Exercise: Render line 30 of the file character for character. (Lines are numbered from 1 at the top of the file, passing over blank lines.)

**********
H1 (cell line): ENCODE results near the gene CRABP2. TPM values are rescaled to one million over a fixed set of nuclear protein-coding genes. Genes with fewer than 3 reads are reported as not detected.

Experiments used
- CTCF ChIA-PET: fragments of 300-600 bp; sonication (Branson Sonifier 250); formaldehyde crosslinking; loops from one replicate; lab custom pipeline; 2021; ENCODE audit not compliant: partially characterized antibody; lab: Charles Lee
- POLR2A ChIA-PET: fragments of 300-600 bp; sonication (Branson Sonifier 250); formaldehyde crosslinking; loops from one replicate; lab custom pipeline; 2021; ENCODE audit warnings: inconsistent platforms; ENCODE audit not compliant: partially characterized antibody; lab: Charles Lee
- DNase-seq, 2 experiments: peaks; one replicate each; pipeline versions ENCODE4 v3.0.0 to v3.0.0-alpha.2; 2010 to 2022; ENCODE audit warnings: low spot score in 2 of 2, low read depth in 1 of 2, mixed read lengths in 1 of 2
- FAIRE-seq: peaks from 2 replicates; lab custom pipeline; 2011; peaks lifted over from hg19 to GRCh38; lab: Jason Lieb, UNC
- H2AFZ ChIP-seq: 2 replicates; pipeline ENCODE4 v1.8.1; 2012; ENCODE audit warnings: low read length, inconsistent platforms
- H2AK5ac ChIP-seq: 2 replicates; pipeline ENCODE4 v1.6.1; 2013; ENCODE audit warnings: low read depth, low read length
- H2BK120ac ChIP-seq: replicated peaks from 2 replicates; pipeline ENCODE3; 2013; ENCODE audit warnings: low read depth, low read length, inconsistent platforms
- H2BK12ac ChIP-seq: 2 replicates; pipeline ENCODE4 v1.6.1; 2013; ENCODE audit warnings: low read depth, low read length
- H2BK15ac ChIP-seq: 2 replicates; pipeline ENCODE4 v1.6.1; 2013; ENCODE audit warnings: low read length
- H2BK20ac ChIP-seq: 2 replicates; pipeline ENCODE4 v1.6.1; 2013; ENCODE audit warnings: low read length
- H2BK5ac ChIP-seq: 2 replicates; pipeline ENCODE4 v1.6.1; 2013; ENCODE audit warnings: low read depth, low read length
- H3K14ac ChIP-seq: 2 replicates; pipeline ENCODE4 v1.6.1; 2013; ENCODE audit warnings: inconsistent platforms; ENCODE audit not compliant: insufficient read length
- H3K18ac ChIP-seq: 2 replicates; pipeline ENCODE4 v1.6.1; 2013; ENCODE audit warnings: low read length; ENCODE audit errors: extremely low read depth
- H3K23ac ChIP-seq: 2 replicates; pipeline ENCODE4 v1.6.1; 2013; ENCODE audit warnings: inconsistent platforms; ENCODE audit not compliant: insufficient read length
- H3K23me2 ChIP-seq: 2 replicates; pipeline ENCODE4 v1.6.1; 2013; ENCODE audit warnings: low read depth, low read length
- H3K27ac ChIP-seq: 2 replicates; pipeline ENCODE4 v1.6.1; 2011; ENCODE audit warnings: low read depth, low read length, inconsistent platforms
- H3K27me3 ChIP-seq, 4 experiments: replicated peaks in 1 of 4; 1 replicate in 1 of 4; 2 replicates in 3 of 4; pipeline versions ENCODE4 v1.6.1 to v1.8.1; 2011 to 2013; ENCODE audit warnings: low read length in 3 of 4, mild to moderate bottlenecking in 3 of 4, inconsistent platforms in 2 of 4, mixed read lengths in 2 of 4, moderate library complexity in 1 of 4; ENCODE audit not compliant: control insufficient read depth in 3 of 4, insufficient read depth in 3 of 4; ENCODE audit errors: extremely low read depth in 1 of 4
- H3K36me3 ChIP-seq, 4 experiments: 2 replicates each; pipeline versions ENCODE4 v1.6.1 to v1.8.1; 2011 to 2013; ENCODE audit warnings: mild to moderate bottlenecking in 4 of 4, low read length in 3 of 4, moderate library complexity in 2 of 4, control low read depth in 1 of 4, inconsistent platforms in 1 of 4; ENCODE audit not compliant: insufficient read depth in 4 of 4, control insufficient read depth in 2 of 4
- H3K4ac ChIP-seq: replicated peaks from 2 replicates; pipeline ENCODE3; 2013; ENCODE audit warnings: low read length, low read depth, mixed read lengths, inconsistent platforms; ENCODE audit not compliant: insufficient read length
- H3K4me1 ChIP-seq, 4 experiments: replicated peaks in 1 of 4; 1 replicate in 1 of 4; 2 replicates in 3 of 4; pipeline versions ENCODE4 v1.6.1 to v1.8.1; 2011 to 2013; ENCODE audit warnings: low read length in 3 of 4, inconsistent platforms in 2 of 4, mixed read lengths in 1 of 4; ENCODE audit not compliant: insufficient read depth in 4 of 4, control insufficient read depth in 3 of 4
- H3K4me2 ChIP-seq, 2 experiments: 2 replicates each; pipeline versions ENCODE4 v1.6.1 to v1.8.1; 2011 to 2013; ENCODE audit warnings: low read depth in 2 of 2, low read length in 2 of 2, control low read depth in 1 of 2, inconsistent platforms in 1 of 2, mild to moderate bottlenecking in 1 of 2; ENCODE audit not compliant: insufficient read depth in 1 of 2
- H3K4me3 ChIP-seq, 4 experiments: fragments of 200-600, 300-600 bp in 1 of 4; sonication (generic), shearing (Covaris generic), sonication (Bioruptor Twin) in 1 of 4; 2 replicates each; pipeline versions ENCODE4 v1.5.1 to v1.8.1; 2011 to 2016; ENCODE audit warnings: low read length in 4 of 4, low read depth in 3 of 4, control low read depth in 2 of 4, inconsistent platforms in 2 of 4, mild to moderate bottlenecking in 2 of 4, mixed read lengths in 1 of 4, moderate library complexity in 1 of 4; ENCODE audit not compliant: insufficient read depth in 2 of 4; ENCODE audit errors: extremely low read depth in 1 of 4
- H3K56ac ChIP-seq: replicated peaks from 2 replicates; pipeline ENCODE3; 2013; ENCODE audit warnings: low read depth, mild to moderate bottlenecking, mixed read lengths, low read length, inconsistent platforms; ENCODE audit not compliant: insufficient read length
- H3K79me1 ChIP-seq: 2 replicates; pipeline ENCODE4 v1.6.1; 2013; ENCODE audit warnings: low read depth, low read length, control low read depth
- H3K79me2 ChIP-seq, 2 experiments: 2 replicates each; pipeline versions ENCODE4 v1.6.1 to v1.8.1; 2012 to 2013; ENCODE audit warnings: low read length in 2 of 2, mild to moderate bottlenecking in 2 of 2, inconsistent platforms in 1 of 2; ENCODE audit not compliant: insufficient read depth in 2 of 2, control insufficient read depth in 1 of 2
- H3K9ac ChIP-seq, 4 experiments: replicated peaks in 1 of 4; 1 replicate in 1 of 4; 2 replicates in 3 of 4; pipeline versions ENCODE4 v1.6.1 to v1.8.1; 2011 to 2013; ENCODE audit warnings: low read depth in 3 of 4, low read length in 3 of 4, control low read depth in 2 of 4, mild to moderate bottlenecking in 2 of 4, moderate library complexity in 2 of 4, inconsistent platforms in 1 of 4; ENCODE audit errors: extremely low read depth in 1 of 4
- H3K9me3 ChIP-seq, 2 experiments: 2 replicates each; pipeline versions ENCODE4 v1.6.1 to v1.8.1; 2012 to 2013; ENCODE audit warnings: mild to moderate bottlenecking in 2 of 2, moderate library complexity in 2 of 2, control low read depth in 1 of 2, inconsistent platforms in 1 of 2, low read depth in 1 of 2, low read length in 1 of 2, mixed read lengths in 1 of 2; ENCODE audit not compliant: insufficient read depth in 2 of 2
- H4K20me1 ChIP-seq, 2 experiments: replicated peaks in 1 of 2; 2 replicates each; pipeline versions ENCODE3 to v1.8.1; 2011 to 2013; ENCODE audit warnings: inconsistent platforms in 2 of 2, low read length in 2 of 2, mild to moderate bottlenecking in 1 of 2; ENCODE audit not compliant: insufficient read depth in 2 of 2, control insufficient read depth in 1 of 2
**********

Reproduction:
- H4K20me1 ChIP-seq, 2 experiments: replicated peaks in 1 of 2; 2 replicates each; pipeline versions ENCODE3 to v1.8.1; 2011 to 2013; ENCODE audit warnings: inconsistent platforms in 2 of 2, low read length in 2 of 2, mild to moderate bottlenecking in 1 of 2; ENCODE audit not compliant: insufficient read depth in 2 of 2, control insufficient read depth in 1 of 2